It's fascinating to read about APACS and its ambitious plans to introduce quite complex card security systems for online and telephone card transactions.
The ideas are quite valid, of course, but the problem is that - unlike the introduction of Chip & PIN in February of last year - there is no fixed date for a protection system becoming mandatory.
According to The 3rd Man, a fraud protection specialist, there is a danger that APACS could introduce an over-complicated system and even alienate genuine customers.
Paul Simms, The 3rd Man's CEO, said that, during 2006, tremendous strides have been made with fraud prevention overall, particularly for retailers, but the problem must be put into perspective.
"Many retailers are able to comfortably manage the threat and do so with little or no impact on their genuine and honest customers. Why conjure up further techniques to alarm and confuse genuine consumers?," he said.
According to Simms, the current crop of `solutions' are not really solutions, but are indicative of the card issuers shifting the blame for fraud.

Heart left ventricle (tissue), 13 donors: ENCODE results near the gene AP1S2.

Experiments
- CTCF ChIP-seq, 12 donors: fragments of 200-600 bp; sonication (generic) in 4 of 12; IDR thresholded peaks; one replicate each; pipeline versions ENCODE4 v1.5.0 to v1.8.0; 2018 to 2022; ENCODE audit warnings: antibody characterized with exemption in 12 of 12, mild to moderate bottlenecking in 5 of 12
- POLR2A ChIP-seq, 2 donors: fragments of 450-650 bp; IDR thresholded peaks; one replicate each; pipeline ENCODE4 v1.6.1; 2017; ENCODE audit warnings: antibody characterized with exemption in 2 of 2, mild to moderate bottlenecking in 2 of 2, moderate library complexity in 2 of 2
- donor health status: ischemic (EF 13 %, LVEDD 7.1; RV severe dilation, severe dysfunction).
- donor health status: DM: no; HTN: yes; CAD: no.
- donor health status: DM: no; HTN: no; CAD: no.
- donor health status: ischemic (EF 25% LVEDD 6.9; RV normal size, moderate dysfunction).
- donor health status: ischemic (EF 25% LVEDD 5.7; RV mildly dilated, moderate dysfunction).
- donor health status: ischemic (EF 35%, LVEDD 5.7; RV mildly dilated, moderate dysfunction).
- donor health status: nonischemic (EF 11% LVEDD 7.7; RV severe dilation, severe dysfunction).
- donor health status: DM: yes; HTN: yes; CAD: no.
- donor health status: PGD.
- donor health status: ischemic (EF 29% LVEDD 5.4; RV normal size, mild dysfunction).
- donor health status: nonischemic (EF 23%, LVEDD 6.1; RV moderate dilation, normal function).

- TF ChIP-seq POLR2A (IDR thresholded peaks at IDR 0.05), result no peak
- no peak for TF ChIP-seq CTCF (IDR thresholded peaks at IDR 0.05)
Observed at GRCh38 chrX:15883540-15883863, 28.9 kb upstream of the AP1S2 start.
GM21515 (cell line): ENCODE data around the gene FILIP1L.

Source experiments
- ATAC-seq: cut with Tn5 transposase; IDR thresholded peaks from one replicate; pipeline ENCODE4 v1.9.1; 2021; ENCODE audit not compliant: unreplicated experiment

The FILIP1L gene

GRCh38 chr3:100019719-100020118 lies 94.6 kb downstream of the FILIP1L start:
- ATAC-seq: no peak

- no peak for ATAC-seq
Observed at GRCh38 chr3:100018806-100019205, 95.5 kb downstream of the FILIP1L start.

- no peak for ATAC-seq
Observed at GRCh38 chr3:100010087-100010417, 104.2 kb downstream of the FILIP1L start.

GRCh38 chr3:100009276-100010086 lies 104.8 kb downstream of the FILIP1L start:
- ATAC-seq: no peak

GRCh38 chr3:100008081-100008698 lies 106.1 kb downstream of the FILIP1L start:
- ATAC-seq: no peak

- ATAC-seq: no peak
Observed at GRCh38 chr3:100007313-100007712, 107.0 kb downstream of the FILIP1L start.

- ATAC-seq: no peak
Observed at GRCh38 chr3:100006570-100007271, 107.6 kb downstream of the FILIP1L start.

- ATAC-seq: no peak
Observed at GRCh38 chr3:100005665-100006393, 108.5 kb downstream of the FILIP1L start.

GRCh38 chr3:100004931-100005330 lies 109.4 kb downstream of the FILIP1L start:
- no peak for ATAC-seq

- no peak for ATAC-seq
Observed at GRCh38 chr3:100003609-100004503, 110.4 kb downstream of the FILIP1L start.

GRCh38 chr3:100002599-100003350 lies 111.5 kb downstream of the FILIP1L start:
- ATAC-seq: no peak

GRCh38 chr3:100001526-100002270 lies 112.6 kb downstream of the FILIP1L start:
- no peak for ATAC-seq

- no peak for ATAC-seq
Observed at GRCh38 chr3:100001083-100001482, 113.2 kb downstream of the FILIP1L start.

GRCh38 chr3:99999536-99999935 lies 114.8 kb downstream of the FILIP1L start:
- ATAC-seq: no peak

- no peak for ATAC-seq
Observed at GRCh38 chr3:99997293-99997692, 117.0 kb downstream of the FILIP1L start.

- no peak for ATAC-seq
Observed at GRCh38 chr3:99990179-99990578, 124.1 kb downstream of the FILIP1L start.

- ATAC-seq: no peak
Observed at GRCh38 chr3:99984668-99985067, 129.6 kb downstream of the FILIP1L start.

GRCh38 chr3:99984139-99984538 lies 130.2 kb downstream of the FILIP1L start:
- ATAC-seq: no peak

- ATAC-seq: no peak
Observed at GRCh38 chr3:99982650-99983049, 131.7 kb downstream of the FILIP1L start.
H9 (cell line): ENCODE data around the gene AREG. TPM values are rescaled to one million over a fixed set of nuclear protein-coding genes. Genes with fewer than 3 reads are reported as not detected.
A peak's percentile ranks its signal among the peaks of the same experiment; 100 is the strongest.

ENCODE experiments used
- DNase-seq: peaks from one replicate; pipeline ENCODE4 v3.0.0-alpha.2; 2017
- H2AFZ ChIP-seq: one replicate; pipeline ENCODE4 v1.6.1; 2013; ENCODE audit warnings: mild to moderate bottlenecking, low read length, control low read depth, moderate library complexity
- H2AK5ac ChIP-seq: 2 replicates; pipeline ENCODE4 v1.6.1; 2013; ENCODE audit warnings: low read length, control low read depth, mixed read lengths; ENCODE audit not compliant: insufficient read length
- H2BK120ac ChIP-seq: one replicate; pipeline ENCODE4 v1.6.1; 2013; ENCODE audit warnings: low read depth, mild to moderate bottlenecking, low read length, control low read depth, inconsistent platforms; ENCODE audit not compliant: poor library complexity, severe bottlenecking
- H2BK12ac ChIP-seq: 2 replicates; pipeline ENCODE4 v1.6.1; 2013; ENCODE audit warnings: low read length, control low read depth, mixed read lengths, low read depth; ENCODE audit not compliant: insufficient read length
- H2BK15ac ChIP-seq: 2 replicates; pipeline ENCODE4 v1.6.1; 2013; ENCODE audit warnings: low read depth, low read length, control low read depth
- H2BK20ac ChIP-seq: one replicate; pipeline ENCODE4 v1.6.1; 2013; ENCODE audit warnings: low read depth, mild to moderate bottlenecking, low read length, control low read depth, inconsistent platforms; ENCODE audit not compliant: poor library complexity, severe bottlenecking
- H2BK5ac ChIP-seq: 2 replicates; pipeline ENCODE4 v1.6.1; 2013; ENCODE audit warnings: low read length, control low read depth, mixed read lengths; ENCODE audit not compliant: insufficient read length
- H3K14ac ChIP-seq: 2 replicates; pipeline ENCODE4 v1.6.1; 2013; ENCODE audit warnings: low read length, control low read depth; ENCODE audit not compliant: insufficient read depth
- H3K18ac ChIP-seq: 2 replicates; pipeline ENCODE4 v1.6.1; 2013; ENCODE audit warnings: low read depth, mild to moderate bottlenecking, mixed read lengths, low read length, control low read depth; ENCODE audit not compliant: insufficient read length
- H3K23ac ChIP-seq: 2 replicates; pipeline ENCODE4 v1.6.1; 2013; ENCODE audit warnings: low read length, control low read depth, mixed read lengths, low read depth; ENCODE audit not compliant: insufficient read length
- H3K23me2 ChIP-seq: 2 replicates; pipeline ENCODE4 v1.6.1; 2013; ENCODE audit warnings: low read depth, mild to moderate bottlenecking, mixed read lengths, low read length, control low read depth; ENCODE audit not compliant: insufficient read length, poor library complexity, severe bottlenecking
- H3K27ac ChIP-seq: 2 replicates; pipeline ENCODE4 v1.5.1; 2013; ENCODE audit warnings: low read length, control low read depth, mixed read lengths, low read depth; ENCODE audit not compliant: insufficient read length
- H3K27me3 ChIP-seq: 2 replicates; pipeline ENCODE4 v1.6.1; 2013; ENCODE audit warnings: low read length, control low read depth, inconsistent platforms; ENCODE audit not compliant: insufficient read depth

"This is not so much about preventing fraud as it is about shifting blame - and there have been precedents," he explained.
"Take Chip and PIN for example. On February 13th 2006, if a card was swiped in a store and a signature obtained at the time of authorisation, then the majority of the risk lay with the card issuer. Since February 14th, 2006, with Chip and PIN now mandatory, the real issue is that the risk of fraud lies with either the retailer or the cardholder, not the bank," he said.
If a cardholder authenticates a transaction, then he blame is with the cardholder. If a transaction is not authenticated then the blame lies with the retailer, not the bank.
"The key here," said Simms "is that the cardholder who had virtually no liability with card-not-present fraud will now be at threat if password or authentication details are compromised - and that is exactly what the fraudsters will seek to do."
"Furthermore the key to preventing card not present fraud lies with the retailers who now will only care about receiving fully authenticated orders," he added.
The newer, dynamic passcode authentication is a much stronger solution as it is more difficult to compromise the authentication process.
Simms notes that the weakness with the new and dynamic system of authentication proposed by APACS, however, is that the solution relies on 100 per cent adoption.
"And as long as there are banks who do not support it, or cardholders who don't have one of the little gizmos, then retailers will still need to makejudgement calls, just like they do today," he added...